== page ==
'der to the following members
of the Port St. Joe Auto se
:Mechanics VICA Club for ei
,ling elected as Regional .G
-.VICk officers (with the re-
R:gion consisting of all north- F
.:west Florida schools, includ- su
i.tg Tom P. Haney): Ken D
:Tharpe, regional vice presi- D
:dent; Eddie Haddock, chap- pa
lain; and Shannon Pate, SI
:parliamentarian. m
Congratulations are also in mn
order to the winners of the D
McKnight Brain Bowl team. pl
^.Members are the following: a
captain, Anthony Dixon; co- Tz
captain, Antoinette Adams, gi
Katonya Gardner, LaShune
Leslie, -Carmen Frazier, la
Chris Watts and Denise Boy- ni


Rotary Ci


SelfI-Help
Rotarian Bill Wood, gave b
his club members a program d
in vocation service last w
Thursday, going back to e
Rotary's beginnings when W
the organization was formed
as a sort of self-help organi-
zation among tradesmen in rr
Chicago. o


TAR, Port St. Joe, Fla. THURSDAY, NOVEMBER 13,1986


)CUS
ins.
Student of the week for the
seventh grade is Chris Park-
r, and for the eighth grade is
wen WhiteEagle.
Congratulations go to the
BLA members for doing
ich a great job at the
district II Fall Rally. Liz
uncan and Donna Young
participated in the Fashion
how, Liz Duncan also
arched in the President's
larch. Of the 15 counties in
district II, Gulf won 2nd
ace in the poster contest
nd 3rd place in the Name
ag Contest. Way to go,
rls!
The Sharks play the Wakul-
War Eagles tomorrow
ght, here at 8:00 p.m. Be


Maj. Robinson Slated to

Speak to DAR Chapter


St. Joseph Bay Chapter
Daughter of the American
Revolution will meet Wed-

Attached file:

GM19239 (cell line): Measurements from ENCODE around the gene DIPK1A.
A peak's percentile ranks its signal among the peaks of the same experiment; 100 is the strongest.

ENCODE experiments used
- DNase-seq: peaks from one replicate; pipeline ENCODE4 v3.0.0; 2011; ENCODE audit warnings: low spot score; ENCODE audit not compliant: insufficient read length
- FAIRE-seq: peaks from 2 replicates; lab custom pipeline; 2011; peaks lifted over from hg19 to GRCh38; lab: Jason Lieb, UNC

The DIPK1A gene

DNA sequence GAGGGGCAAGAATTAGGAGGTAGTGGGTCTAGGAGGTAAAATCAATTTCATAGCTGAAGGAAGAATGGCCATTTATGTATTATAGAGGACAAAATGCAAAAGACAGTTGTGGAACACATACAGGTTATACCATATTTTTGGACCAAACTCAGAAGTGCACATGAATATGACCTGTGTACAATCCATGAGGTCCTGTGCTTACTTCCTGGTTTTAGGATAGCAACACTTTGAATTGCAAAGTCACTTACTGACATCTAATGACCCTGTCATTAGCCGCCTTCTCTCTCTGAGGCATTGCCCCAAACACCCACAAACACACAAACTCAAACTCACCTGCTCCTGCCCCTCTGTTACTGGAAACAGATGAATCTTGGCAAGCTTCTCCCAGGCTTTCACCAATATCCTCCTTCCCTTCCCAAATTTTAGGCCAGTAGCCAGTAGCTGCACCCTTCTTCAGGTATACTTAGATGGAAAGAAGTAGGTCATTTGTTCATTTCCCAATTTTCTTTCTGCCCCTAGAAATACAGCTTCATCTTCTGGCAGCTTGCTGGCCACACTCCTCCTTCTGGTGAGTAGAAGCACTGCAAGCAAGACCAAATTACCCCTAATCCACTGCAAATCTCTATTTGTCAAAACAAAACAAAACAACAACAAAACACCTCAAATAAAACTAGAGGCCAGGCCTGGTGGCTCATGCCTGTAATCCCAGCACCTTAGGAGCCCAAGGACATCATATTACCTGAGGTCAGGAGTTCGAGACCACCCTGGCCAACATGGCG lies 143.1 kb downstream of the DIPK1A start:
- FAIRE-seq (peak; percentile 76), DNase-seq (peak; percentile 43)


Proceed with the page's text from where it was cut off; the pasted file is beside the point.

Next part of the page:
nesday, November 19, at the
Garden Center in Port St.
Joe.
Major Wallace H. Robin-
son, chaplain at Tyndall Air
Force Base will give the
program on the Constitution


of the United States. The
Rev. Thom Crandell of St.
Joseph's Catholic Church in
Port St. Joe will sing.
Hostesses for the luncheon
meeting are Mesdames
George Core, V.M. Hoffman,
Jr., W.H. Howell, Jr., Carver
Byrd and Wayne S. Biggs.


Sheila Harvey


there!
He that believeth on the
Son, hath everlasting life:
and he that believeth not the
Son shall not see life; but the
wrath of God abideth on him.
John 3:36


Edwin Alles, director of K.I.D.S., is shown with three youngsters who are enrolled in the
new child care facility. He's holding Austin Horton, infant son of Mr. and Mrs. David Hor-
ton, center is Erica Alles, pre-schooler, daughter of Mr. and Mrs. Ed Ailes, and right is
Daniel Raffield, son of Mr. and Mrs. Danny Raffield.

Grand Opening Sunday


for KII.D.S. Child Care


Mrs. Hamilton Kenner


Recently Wed


Mr. and Mrs. C. Guerry
Melton of Port St. Joe are
announcing the marriage of
their daughter, Lisa LaRoy


to Hamilton Gray Kenner on
October 30 in Reno, Nevada.
The couple will reside in
Panama City.


Samuel Has Birthday


Samuel Littleton, son of
John and Linda Littleton,
celebrated his third birthday
on October 30 with a Robot
party at his home.
Joining Samuel on his
special day were Grandma
Marie Littleton of Port St.
Joe, Grandpa John Victorine
of Gloucester, Mass., Alicia
Christie, Dale 'and Teresa
Evensen, Jason Gainnie, Joel
and Marcy Huft, Keesha
Linton, Andrea, Christie,
Joshua and Rachel McCul-
ley, Amy Newsome, Joy
Woodman and Mack Young.
Guests enjoyed a space-


man birthday cake, cookies,
punch, ice cream and games..


Samuel Littleton


.K-Day is here! K.I.D.S.,
Gulf County's newest and
finest facility for children
will be open for area children
on Monday, November 17.
Edwin R. Ailes, Executive
Director of K.I.D.S., invites
everyone to come to the
grand opening on Sunday,
November 16 between 1:00
p.m. and 5:00 p.m., to share
this occasion with him and
his staff of trained personnel.
"This is new, it's exciting,
it's right for your child!"
. stated Ailes, "We are proud
to offer this; high quality
service to the working par-
ents of this community."
Parents may register their
children during this grand
opening or at any time after
7:30 a.m. on Monday, No-
vember 17.
Everyone is urged to visit
K.I.D.S. and learn why it is
the finest, most affordable






The acre was originally
the area a yoke of oxen
could plow in a day.


Drawing
For
1 Week
Free
Daycare!


"Home Away From Home" for children.


Re- Opening.

Mary Linda's

Beauty Salon e



Saturday,